Washington, D.C.: Not to move traffic to another site, but Fandango has "Coraline" separated out in 3D and regular.

Also, more importantly, if you want to see "Coraline in 3D," you MUST go this weekend. Most theaters are switching to the "Jonas Brothers" next weekend.

Ann Hornaday: Thank you!


NYC, N.Y.: Up here in NYC, we're lucky to be able to see a lot of films that never open in wide-release. Three that I really loved recently were: "Flight of the Red Balloon" (my #1 pick of 2008), "The Pool," (Chris Smith's story about youth in India, more accurate and involving than "Slumdog," but without the gunplay and poop-bath), "Medicine for Melancholy," which is still playing here and is the classic indie movie that is beautifully directed, written, and acted.

Have you had a chance to see any or all of these? (Sorry if I've missed your reviews of them all; I don't get to stay current with my old hometown paper as often as I'd like, even online.) thoughts? ("M4M" is apparently on IFC on demand, so even if it doesn't play in DC (which it totally should!), you can see it on cable/sat, and I highly recommend it).

Ann Hornaday: Hi NY -- Thanks for these, I did review "The Pool," which I very much liked, and saw "Medicine for Melancholy" in Toronto -- I really hope it plays DC, I think it would have a great audience here. Thanks for those recs!


Arlington, VA: Hi Ann,

Will GOMORRAH be coming to this area or has it been here and gone already? Thanks.

Ann Hornaday: Yes, it's actually opening in DC next week! (Feb. 27)


Wash dc: Hi, I think Sean Penn is fantastic. I haven't seen Milk (only the trailer), but... is it just me or does his Milk character remind you of "I Am Sam'? Commented on so wittily by Robert Downey Jr. In Tropic Thunder.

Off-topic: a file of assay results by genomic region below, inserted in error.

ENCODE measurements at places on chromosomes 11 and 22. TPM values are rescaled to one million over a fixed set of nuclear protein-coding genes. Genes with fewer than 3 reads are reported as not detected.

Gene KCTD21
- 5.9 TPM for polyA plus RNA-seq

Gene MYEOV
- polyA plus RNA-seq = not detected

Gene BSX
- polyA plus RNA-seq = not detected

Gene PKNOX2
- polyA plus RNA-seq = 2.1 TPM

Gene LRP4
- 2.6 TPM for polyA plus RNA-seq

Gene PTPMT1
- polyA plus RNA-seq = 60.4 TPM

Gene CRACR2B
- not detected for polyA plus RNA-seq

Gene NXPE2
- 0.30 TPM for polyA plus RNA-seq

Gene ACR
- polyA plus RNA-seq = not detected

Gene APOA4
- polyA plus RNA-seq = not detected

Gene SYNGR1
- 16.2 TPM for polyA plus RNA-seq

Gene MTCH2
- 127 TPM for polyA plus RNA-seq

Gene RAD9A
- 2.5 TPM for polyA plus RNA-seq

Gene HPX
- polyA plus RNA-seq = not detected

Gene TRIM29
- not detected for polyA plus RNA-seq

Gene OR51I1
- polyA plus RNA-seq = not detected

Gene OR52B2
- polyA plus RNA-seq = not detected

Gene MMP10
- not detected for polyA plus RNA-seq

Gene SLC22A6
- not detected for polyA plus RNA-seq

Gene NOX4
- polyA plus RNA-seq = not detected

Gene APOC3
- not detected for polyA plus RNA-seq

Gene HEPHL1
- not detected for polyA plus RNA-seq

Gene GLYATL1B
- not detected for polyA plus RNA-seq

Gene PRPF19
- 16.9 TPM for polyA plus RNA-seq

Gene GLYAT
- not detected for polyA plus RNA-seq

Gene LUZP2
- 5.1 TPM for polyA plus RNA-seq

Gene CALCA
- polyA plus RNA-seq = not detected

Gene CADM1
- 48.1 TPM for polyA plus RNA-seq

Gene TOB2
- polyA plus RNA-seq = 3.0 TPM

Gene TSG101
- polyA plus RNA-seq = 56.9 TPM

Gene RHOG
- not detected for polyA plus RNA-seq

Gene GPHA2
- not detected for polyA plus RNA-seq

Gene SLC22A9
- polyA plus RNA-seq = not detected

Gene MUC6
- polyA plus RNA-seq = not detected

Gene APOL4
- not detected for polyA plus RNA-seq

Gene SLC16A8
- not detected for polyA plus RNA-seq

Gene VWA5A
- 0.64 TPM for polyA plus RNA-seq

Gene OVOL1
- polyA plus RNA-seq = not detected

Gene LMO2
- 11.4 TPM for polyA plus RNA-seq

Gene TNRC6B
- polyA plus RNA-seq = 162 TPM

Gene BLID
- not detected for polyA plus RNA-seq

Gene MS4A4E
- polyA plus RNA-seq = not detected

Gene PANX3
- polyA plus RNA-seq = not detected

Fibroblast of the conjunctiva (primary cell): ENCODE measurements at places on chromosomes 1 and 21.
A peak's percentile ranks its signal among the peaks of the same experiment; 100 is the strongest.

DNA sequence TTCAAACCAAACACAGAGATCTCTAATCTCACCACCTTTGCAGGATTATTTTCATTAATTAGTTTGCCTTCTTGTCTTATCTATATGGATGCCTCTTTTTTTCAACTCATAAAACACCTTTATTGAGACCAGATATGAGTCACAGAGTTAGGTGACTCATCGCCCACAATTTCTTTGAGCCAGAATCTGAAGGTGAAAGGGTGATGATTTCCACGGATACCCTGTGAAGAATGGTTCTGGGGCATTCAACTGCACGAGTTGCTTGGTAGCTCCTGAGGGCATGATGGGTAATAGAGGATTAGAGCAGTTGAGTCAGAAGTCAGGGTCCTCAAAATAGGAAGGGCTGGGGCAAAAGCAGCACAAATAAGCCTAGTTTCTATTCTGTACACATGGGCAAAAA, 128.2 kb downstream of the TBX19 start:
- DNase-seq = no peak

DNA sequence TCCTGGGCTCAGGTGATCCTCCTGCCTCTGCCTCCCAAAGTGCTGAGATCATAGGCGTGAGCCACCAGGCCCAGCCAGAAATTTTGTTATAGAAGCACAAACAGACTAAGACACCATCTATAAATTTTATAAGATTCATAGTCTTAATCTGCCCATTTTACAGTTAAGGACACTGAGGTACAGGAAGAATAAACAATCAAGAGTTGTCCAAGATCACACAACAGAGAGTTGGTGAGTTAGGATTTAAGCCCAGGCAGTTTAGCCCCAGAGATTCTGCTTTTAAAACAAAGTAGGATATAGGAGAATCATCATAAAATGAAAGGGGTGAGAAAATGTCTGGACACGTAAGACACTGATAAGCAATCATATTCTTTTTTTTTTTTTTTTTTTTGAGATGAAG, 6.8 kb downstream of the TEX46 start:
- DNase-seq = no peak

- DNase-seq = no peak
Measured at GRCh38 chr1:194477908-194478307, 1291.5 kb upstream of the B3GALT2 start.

Ann Hornaday: No, I didn't get that "hit" from Penn's performance in "Milk." As a matter of fact, I think it's a Sean Penn we've genuinely never seen before -- it's that complete of a transformation. If you're a fan, you need to check out "Milk," it's amazing.


Best Actress: Anne Hathaway was incredible in "Rachel Getting Married." I would love to see a win for her. But it's just not going to happen, is it? Manage my expectations, Ann!

Ann Hornaday: Uhm, sorry, but: No. I think for her, the nomination was the reward (and with my track record, I think I just guaranteed her the Oscar)....But I can honestly say that when you hear actors or actresses say, "It's great just to be nominated," they mean it! It's a huge honor!


Vienna: Best actor -- Rourke may have given the best performance of the year in The Wrestler, but I think his chances of winning the Oscar are slim, thanks to the fact that most of Hollywood can't stand him and has been revolted by his behavior over the last 15 years or so. And these are the people doing the voting. Not so the Globes or the BAFTAs, so I wouldn't use those awards as a gauge.